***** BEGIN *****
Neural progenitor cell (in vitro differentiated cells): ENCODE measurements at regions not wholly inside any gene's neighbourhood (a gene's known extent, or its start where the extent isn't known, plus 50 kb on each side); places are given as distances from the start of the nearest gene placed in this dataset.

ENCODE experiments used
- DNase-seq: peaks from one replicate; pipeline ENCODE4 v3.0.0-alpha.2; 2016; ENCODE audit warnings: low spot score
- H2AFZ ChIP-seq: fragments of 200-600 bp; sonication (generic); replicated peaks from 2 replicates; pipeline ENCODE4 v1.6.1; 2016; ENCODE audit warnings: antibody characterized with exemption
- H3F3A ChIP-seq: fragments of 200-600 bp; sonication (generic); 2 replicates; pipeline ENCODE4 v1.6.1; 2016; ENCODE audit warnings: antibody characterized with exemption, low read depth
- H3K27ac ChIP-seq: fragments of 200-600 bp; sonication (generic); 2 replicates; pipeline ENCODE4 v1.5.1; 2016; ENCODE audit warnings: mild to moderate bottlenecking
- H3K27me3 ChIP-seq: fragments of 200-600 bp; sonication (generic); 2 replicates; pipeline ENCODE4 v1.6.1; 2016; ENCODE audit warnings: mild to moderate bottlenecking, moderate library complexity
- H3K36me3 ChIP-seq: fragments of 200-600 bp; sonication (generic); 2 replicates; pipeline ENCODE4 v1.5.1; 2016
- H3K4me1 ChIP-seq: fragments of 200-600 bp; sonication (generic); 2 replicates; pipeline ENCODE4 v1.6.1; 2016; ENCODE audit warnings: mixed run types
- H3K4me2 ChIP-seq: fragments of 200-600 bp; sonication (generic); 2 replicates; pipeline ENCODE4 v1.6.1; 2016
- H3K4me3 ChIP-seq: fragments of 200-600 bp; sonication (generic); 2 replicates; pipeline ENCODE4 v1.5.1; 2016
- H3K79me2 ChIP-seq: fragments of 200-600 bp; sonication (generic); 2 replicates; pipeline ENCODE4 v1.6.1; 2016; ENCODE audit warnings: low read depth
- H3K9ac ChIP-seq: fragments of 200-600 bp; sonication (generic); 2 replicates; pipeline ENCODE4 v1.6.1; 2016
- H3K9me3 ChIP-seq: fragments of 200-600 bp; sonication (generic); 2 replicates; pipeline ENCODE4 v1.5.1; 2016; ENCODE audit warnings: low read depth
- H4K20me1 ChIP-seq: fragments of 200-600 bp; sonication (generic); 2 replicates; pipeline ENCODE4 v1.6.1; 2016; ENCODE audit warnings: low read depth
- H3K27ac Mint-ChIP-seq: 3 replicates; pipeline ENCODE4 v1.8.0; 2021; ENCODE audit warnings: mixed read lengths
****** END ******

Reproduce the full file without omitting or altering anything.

Neural progenitor cell (in vitro differentiated cells): ENCODE measurements at regions not wholly inside any gene's neighbourhood (a gene's known extent, or its start where the extent isn't known, plus 50 kb on each side); places are given as distances from the start of the nearest gene placed in this dataset.

ENCODE experiments used
- DNase-seq: peaks from one replicate; pipeline ENCODE4 v3.0.0-alpha.2; 2016; ENCODE audit warnings: low spot score
- H2AFZ ChIP-seq: fragments of 200-600 bp; sonication (generic); replicated peaks from 2 replicates; pipeline ENCODE4 v1.6.1; 2016; ENCODE audit warnings: antibody characterized with exemption
- H3F3A ChIP-seq: fragments of 200-600 bp; sonication (generic); 2 replicates; pipeline ENCODE4 v1.6.1; 2016; ENCODE audit warnings: antibody characterized with exemption, low read depth
- H3K27ac ChIP-seq: fragments of 200-600 bp; sonication (generic); 2 replicates; pipeline ENCODE4 v1.5.1; 2016; ENCODE audit warnings: mild to moderate bottlenecking
- H3K27me3 ChIP-seq: fragments of 200-600 bp; sonication (generic); 2 replicates; pipeline ENCODE4 v1.6.1; 2016; ENCODE audit warnings: mild to moderate bottlenecking, moderate library complexity
- H3K36me3 ChIP-seq: fragments of 200-600 bp; sonication (generic); 2 replicates; pipeline ENCODE4 v1.5.1; 2016
- H3K4me1 ChIP-seq: fragments of 200-600 bp; sonication (generic); 2 replicates; pipeline ENCODE4 v1.6.1; 2016; ENCODE audit warnings: mixed run types
- H3K4me2 ChIP-seq: fragments of 200-600 bp; sonication (generic); 2 replicates; pipeline ENCODE4 v1.6.1; 2016
- H3K4me3 ChIP-seq: fragments of 200-600 bp; sonication (generic); 2 replicates; pipeline ENCODE4 v1.5.1; 2016
- H3K79me2 ChIP-seq: fragments of 200-600 bp; sonication (generic); 2 replicates; pipeline ENCODE4 v1.6.1; 2016; ENCODE audit warnings: low read depth
- H3K9ac ChIP-seq: fragments of 200-600 bp; sonication (generic); 2 replicates; pipeline ENCODE4 v1.6.1; 2016
- H3K9me3 ChIP-seq: fragments of 200-600 bp; sonication (generic); 2 replicates; pipeline ENCODE4 v1.5.1; 2016; ENCODE audit warnings: low read depth
- H4K20me1 ChIP-seq: fragments of 200-600 bp; sonication (generic); 2 replicates; pipeline ENCODE4 v1.6.1; 2016; ENCODE audit warnings: low read depth
- H3K27ac Mint-ChIP-seq: 3 replicates; pipeline ENCODE4 v1.8.0; 2021; ENCODE audit warnings: mixed read lengths